Music visualization

From reading various tweets and blogs, I often find interesting projects and applications. Some are definitely related to science and math, while others have more of a tangential application. I recently found one of the latter (and it’s pretty cool).

On the Open Culture site, there was a posting about music visualization, specifically one of Bach’s Brandenberg Concertos. This features the work of Steven Malinowski in translating musical sounds into graphics. As you play the music, shapes and colors move across the screen to illustrate the notes.

Although one could follow the notes in a score or a piece of sheet music (assuming one can read music), this is a different experience. I can read music and I’ve played a lot of Bach’s organ music, but seeing colors for each instrument or voice is fascinating. The patterns, intricacies, tempo, and overlaps are more evident. There is a link to a YouTube page with even more of these visualizations from other composers.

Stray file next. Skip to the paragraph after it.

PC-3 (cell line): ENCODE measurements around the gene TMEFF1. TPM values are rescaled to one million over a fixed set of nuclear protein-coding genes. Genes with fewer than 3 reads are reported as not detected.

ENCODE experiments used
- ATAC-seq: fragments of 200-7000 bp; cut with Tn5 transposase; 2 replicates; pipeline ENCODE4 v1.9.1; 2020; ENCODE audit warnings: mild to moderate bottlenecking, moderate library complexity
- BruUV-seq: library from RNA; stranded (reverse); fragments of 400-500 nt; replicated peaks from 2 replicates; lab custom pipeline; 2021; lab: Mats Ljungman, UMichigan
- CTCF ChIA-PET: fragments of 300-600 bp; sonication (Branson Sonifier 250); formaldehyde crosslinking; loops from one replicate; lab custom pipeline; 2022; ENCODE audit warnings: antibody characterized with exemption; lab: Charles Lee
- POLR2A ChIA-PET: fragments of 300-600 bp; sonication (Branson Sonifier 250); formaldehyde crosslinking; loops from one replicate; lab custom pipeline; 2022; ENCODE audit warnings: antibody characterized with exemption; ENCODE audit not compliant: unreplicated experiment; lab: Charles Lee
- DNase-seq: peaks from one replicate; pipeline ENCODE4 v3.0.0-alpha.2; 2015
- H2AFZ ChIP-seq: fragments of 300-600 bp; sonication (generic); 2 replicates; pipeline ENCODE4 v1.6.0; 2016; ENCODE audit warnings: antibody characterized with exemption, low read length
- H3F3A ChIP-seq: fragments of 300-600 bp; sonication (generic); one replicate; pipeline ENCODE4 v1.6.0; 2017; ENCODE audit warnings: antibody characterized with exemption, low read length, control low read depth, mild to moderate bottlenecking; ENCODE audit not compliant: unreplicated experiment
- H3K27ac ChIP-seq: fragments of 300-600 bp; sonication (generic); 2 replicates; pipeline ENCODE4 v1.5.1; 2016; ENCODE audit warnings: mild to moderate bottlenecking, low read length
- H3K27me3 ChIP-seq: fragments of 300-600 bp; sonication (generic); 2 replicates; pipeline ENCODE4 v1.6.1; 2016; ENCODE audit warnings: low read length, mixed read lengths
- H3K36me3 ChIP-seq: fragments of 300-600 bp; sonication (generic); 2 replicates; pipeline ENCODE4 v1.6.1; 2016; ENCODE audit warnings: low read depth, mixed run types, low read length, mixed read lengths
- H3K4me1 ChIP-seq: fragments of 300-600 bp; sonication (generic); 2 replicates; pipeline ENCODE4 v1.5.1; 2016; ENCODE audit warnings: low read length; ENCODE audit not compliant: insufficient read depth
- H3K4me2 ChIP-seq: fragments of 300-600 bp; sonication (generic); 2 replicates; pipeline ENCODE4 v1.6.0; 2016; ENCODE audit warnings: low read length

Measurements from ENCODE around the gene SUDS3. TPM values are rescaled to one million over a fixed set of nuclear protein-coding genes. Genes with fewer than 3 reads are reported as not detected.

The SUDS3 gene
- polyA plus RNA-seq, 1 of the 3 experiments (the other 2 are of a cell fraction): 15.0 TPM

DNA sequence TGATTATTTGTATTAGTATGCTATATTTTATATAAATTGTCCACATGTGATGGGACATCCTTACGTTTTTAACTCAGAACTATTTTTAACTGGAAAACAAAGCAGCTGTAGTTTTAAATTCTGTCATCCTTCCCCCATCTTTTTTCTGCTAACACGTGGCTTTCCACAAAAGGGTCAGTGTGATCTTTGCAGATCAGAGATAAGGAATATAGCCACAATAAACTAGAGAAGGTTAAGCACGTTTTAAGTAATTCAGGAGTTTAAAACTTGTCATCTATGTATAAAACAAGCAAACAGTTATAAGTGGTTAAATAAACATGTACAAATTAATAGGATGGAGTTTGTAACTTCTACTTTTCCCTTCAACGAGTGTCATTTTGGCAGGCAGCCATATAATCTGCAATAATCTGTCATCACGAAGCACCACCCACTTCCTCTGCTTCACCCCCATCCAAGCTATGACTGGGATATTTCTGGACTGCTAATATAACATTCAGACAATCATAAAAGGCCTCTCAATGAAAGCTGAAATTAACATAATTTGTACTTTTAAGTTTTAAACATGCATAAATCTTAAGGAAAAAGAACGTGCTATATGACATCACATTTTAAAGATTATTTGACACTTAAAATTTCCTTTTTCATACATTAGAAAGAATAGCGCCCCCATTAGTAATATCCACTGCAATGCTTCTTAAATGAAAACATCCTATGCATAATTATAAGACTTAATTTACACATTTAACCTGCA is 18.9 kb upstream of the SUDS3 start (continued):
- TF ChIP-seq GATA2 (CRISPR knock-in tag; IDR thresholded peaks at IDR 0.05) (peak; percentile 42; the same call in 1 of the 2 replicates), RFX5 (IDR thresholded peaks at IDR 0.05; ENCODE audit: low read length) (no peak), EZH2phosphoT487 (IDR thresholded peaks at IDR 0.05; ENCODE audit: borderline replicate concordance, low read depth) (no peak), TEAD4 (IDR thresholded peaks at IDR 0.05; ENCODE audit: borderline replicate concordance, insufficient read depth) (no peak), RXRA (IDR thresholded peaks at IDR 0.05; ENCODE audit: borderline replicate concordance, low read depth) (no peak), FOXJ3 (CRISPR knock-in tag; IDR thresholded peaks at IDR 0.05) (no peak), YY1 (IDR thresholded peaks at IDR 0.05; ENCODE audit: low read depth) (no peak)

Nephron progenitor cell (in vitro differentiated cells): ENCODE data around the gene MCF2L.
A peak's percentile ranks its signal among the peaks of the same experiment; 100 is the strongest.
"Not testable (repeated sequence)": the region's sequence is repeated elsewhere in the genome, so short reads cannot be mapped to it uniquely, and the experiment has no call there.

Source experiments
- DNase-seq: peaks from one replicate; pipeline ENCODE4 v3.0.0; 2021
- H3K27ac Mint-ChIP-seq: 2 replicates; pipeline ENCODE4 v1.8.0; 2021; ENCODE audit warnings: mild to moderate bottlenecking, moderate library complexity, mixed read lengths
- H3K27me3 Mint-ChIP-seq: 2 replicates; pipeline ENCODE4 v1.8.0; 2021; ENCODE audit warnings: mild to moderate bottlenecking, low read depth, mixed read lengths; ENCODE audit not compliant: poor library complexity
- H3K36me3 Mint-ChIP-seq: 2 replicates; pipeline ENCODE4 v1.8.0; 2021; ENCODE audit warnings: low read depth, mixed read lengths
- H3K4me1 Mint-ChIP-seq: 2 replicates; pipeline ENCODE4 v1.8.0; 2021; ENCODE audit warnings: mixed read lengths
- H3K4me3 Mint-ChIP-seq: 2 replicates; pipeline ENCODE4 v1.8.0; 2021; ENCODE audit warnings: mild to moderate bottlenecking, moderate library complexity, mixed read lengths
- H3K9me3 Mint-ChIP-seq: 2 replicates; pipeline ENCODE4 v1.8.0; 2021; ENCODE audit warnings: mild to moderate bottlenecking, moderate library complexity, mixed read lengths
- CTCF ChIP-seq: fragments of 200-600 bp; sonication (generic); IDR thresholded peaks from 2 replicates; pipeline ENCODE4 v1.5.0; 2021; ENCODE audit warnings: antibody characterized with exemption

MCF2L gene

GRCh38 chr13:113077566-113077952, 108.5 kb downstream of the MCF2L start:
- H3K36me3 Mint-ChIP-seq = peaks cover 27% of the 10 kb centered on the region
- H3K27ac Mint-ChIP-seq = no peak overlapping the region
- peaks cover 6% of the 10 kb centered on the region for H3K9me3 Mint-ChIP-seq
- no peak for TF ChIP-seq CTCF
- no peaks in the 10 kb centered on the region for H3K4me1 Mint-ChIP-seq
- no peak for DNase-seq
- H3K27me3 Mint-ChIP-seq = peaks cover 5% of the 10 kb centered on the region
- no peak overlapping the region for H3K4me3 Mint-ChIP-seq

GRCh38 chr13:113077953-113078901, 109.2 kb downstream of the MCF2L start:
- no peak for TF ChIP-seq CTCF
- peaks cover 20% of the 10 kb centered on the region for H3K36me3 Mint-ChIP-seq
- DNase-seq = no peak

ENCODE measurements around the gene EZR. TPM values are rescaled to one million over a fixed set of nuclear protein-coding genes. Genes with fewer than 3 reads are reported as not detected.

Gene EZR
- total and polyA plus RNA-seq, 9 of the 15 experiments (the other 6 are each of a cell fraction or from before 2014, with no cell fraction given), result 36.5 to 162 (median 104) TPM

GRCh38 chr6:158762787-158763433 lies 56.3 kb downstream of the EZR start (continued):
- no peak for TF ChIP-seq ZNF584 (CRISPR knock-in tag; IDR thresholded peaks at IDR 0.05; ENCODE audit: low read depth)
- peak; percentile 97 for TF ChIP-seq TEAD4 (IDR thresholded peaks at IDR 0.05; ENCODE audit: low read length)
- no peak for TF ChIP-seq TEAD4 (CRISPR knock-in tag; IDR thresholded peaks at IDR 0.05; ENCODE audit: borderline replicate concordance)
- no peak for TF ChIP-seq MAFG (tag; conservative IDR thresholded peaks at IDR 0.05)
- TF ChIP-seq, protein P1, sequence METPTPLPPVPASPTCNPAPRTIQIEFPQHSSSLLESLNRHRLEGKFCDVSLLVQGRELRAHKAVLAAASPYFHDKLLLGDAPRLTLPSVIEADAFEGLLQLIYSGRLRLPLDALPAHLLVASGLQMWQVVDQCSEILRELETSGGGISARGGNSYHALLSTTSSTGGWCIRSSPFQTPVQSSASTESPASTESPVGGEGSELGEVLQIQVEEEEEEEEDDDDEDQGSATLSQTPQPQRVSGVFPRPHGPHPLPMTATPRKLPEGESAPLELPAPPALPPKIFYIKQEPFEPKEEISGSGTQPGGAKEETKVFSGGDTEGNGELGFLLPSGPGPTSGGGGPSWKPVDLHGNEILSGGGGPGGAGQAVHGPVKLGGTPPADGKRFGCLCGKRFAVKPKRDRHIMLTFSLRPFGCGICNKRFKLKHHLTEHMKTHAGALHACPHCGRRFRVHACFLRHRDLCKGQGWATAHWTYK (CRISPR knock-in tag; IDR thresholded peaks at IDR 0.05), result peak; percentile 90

My colleague and I often played classical music in the background as students worked on projects. The first day we tried this, a student closed his eyes and said “Ahhhh…Mozart.” This was a student we would never have suspected as knowing much about classical music! My colleague loved opera, but we found (with student feedback) that students preferred instrumental music (“The words confuse our thinking.”) I’m wondering how these visualizations might be used to calm down or transition at the beginning of class or as a demonstration of patterns? Or just for fun?

 

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One Comment

  1. Mary B.
    Posted June 1, 2013 at 3:03 pm | Permalink

    More fun with music–http://www.openculture.com/2013/02/the_genius_of_js_bachs_crab_canon_visualized_on_a_mobius_strip.html

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